The neural mechanisms generating rhythmic bursting activity in the mammalian brainstem, particularly in the pre-Bötzinger complex (pre-BötC), which is involved in respiratory rhythm generation, and in the spinal cord (e.g. locomotor rhythmic activity) that persist after blockade of synaptic inhibition remain poorly understood. Experimental studies in rodent medullary slices containing the pre-BötC identified two mechanisms that could potentially contribute to the generation of rhythmic bursting: one based on the persistent Na+ current (INaP), and the other involving the voltage-gated Ca2+ current (ICa) and the Ca2+-activated nonspecific cation current (ICAN), activated by intracellular Ca2+ accumulated from extracellular and intracellular sources. However, the involvement and relative roles of these mechanisms in rhythmic bursting are still under debate. In this theoretical/modelling study, we investigated Na+-dependent and Ca2+-dependent bursting generated in single cells and heterogeneous populations of synaptically interconnected excitatory neurons with INaP and ICa randomly distributed within populations. We analysed the possible roles of network connections, ionotropic and metabotropic synaptic mechanisms, intracellular Ca2+ release, and the Na+/K+ pump in rhythmic bursting generated under different conditions. We show that a heterogeneous population of excitatory neurons can operate in different oscillatory regimes with bursting dependent on INaP and/or ICAN, or independent of both. We demonstrate that the operating bursting mechanism may depend on neuronal excitation, synaptic interactions within the network, and the relative expression of particular ionic currents. The existence of multiple oscillatory regimes and their state dependence demonstrated in our models may explain different rhythmic activities observed in the pre-BötC and other brainstem/spinal cord circuits under different experimental conditions.
Ca2+-activated nonspecific cation current; Na+/K+ pump; neural oscillations; persistent Na+ current; respiration
Postsynaptic inhibition is a key element of neural circuits underlying behavior, with 20-50% of all mammalian (non-granule) neurons considered inhibitory. For rhythmic movements in mammals, e.g., walking, swimming, suckling, chewing, breathing, inhibition is often hypothesized to play an essential rhythmogenic role. Here we study the role of fast synaptic inhibitory neurotransmission in the generation of breathing pattern by blocking GABAA and glycine receptors in the preBötzinger Complex (preBötC), a site essential for generation of normal breathing pattern, and in the neighboring Bötzinger Complex (BötC). The breathing rhythm continued following this blockade, but the lung inflation-induced Breuer-Hering inspiratory-inhibitory reflex was suppressed. The antagonists were efficacious, as this blockade abolished the profound effects of the exogenously applied GABAA receptor agonist muscimol or glycine, either of which under control conditions stopped breathing in vagus-intact or vagotomized, anesthetized, spontaneously breathing adult rats. In vagotomized rats, GABAAergic and glycinergic antagonists had little, if any, effect on rhythm. The effect in vagus intact rats was to slow the rhythm to a pace equivalent to that seen after suppression of the aforementioned Breuer-Hering inflation reflex. We conclude that postsynaptic inhibition within the preBötC and BötC is not essential for generation of normal respiratory rhythm in intact mammals. We suggest the primary role of inhibition is in shaping the pattern of respiratory motor output, assuring its stability, and in mediating reflex or volitional apnea, but not in the generation of rhythm per se.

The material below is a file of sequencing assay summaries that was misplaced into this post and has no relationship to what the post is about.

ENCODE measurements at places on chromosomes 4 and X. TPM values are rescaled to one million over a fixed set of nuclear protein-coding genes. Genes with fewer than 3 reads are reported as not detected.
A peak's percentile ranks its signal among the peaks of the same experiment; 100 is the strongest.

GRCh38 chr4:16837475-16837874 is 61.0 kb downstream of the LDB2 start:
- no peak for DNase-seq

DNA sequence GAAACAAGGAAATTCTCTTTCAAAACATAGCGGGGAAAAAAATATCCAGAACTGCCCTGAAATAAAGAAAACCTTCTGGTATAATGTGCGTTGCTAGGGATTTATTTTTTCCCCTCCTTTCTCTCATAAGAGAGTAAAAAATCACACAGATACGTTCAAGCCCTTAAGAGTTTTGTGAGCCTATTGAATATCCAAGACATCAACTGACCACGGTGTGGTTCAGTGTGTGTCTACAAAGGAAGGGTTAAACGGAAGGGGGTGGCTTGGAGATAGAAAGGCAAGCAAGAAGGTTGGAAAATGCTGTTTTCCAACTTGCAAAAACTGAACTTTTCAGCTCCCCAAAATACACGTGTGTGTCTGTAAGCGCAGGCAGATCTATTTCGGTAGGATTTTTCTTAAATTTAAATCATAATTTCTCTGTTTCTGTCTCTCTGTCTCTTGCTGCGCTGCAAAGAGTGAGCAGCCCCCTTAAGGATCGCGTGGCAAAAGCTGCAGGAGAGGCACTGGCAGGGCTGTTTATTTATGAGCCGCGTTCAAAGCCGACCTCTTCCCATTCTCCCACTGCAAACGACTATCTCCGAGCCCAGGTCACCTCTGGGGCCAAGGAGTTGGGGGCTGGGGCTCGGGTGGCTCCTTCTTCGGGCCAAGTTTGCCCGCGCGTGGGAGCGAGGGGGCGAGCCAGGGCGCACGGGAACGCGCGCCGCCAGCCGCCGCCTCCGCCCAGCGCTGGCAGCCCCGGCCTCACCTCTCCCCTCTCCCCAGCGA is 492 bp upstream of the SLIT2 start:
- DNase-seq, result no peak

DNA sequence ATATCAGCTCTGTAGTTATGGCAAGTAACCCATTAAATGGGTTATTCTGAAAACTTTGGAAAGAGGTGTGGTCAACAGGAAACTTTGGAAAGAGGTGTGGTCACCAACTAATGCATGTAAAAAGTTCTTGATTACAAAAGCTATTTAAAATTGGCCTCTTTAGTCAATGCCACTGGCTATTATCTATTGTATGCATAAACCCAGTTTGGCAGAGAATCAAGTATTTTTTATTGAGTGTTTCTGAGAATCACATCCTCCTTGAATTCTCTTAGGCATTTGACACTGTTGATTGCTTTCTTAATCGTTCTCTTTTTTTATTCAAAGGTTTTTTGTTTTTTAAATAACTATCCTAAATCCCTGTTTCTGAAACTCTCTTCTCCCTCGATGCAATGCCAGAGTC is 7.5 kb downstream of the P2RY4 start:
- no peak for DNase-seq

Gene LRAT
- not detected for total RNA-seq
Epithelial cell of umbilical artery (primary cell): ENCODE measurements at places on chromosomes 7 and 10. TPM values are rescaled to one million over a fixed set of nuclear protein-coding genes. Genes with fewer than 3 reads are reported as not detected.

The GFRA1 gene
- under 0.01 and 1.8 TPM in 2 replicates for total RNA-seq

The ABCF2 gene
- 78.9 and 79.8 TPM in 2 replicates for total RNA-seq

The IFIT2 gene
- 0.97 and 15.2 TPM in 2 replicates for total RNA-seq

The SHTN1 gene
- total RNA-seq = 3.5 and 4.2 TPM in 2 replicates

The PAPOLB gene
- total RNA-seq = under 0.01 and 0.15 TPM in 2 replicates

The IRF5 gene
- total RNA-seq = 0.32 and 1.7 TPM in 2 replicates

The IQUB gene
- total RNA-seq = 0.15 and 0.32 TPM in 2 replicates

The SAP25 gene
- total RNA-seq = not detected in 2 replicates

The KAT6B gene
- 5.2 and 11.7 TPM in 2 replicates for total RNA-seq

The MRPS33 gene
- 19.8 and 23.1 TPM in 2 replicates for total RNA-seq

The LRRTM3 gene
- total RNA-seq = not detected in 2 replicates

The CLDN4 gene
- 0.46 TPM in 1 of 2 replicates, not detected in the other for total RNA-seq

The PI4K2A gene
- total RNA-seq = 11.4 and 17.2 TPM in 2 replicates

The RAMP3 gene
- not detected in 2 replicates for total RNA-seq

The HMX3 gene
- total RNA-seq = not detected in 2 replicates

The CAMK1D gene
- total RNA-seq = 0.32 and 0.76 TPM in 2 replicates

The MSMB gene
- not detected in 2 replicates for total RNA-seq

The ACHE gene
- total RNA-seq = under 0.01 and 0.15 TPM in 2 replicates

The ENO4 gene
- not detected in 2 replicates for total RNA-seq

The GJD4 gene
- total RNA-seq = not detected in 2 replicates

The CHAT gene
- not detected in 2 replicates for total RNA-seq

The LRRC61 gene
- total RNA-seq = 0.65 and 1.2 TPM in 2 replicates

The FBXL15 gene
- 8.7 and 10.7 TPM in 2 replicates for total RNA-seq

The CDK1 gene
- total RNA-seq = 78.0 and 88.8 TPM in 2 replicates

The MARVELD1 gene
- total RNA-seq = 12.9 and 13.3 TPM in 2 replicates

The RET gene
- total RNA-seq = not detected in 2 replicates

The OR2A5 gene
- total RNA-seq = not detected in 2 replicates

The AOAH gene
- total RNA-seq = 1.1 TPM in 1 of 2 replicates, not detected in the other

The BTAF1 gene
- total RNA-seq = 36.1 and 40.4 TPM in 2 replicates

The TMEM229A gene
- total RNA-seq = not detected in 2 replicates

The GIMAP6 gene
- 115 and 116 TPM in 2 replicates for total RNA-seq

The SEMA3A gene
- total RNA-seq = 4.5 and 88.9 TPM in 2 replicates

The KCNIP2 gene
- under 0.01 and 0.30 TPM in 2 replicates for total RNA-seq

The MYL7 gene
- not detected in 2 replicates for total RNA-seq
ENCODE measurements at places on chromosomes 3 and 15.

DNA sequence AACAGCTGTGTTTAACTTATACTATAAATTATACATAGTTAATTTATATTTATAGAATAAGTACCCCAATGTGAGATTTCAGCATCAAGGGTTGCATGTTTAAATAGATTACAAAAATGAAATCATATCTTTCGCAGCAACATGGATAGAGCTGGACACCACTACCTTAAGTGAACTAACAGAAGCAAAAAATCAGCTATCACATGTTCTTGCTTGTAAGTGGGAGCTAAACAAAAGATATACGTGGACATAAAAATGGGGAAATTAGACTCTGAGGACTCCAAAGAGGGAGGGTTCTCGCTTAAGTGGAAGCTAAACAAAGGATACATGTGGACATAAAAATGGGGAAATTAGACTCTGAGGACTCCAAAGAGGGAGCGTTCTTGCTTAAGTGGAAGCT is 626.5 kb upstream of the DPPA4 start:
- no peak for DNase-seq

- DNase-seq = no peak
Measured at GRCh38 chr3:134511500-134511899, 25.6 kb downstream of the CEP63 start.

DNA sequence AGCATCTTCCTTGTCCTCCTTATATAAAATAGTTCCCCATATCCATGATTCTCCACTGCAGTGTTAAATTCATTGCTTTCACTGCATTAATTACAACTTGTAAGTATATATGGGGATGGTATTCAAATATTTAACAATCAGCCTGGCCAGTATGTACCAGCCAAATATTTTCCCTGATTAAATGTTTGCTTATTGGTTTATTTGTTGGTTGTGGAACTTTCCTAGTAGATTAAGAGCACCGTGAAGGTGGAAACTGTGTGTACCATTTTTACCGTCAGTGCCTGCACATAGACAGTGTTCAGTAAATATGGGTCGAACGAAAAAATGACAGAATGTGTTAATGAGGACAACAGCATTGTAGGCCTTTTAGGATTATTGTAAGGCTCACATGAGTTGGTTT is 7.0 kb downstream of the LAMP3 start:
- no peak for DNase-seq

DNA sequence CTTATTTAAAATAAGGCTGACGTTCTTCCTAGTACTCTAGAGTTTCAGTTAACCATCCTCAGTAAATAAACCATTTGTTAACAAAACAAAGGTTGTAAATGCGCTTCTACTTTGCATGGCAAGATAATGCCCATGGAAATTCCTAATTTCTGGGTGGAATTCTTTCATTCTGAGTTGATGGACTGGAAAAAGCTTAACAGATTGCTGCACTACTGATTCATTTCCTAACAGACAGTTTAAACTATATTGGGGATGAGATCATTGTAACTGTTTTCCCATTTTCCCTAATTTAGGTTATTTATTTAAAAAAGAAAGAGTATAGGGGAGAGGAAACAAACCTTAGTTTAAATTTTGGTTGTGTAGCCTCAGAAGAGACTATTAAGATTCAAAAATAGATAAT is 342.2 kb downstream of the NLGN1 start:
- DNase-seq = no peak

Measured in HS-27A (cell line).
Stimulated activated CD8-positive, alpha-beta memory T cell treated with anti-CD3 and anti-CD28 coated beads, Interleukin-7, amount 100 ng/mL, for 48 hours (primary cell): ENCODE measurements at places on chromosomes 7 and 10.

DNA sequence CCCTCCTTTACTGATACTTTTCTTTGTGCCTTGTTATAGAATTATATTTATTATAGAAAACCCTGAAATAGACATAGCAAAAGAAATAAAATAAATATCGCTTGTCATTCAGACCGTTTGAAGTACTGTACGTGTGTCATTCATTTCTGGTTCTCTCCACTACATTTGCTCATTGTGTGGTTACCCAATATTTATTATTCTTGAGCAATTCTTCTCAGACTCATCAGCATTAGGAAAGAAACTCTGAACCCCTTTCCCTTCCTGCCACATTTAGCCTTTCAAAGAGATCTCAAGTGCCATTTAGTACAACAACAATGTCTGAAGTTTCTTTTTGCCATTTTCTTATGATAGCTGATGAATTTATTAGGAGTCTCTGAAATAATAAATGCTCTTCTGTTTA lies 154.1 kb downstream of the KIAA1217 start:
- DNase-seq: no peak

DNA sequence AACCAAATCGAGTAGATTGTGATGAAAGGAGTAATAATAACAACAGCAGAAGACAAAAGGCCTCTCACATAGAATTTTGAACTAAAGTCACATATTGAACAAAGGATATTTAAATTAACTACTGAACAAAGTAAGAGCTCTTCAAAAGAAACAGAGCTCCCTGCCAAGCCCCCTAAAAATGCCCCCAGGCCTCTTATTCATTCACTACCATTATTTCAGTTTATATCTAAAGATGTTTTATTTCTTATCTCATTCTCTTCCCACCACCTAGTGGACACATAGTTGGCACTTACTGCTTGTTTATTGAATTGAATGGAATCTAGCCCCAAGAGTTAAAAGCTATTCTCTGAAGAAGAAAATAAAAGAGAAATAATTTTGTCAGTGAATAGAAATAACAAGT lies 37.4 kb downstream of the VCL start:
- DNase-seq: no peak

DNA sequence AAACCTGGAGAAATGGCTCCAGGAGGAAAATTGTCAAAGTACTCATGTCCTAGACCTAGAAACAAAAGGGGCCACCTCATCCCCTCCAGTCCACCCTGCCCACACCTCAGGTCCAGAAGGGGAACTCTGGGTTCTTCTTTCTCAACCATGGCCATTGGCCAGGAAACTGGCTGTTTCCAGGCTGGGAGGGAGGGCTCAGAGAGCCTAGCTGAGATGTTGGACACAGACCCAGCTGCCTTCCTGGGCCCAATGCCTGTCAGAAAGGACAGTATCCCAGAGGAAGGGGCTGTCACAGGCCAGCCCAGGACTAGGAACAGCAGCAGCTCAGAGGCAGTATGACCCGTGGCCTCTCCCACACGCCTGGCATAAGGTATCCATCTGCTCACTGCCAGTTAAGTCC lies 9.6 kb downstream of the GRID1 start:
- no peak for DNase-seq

breathing; respiratory rhythm; inhibition; preBötzinger Complex; Bötzinger Complex; Breuer-Hering reflex
We developed a dual oscillator model to facilitate the understanding of dynamic interactions between the parafacial respiratory group (pFRG) and the preBötzinger complex (preBötC) neurons in the respiratory rhythm generation. Both neuronal groups were modeled as groups of 81 interconnected pacemaker neurons; the bursting cell model described by Butera and others [model 1 in Butera et al. (J Neurophysiol 81:382–397, 1999a)] were used to model the pacemaker neurons. We assumed (1) both pFRG and preBötC networks are rhythm generators, (2) preBötC receives excitatory inputs from pFRG, and pFRG receives inhibitory inputs from preBötC, and (3) persistent Na+ current conductance and synaptic current conductances are randomly distributed within each population. Our model could reproduce 1:1 coupling of bursting rhythms between pFRG and preBötC with the characteristic biphasic firing pattern of pFRG neurons, i.e., firings during pre-inspiratory and post-inspiratory phases. Compatible with experimental results, the model predicted the changes in firing pattern of pFRG neurons from biphasic expiratory to monophasic inspiratory, synchronous with preBötC neurons. Quantal slowing, a phenomena of prolonged respiratory period that jumps non-deterministically to integer multiples of the control period, was observed when the excitability of preBötC network decreased while strengths of synaptic connections between the two groups remained unchanged, suggesting that, in contrast to the earlier suggestions (Mellen et al., Neuron 37:821–826, 2003; Wittmeier et al., Proc Natl Acad Sci USA 105(46):18000–18005, 2008), quantal slowing could occur without suppressed or stochastic excitatory synaptic transmission. With a reduced excitability of preBötC network, the breakdown of synchronous bursting of preBötC neurons was predicted by simulation. We suggest that quantal slowing could result from a breakdown of synchronized bursting within the preBötC.